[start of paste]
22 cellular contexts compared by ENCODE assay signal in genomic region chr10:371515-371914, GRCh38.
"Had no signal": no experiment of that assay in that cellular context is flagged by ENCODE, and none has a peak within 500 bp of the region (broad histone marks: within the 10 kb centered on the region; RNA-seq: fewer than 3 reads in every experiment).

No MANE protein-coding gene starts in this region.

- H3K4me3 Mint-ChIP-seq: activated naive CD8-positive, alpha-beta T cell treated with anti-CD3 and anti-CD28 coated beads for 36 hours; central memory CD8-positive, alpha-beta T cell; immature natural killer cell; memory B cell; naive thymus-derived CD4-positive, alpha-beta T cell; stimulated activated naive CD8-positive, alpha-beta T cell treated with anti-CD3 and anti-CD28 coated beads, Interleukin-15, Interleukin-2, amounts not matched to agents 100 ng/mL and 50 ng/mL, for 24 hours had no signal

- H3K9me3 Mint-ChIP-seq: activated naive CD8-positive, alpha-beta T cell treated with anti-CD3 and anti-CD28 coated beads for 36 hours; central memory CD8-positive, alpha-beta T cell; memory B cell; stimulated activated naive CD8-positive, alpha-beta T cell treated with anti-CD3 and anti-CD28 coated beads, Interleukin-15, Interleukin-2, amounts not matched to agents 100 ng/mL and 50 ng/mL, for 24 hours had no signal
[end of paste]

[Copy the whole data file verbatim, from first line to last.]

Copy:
22 cellular contexts compared by ENCODE assay signal in genomic region chr10:371515-371914, GRCh38.
"Had no signal": no experiment of that assay in that cellular context is flagged by ENCODE, and none has a peak within 500 bp of the region (broad histone marks: within the 10 kb centered on the region; RNA-seq: fewer than 3 reads in every experiment).

No MANE protein-coding gene starts in this region.

- H3K4me3 Mint-ChIP-seq: activated naive CD8-positive, alpha-beta T cell treated with anti-CD3 and anti-CD28 coated beads for 36 hours; central memory CD8-positive, alpha-beta T cell; immature natural killer cell; memory B cell; naive thymus-derived CD4-positive, alpha-beta T cell; stimulated activated naive CD8-positive, alpha-beta T cell treated with anti-CD3 and anti-CD28 coated beads, Interleukin-15, Interleukin-2, amounts not matched to agents 100 ng/mL and 50 ng/mL, for 24 hours had no signal

- H3K9me3 Mint-ChIP-seq: activated naive CD8-positive, alpha-beta T cell treated with anti-CD3 and anti-CD28 coated beads for 36 hours; central memory CD8-positive, alpha-beta T cell; memory B cell; stimulated activated naive CD8-positive, alpha-beta T cell treated with anti-CD3 and anti-CD28 coated beads, Interleukin-15, Interleukin-2, amounts not matched to agents 100 ng/mL and 50 ng/mL, for 24 hours had no signal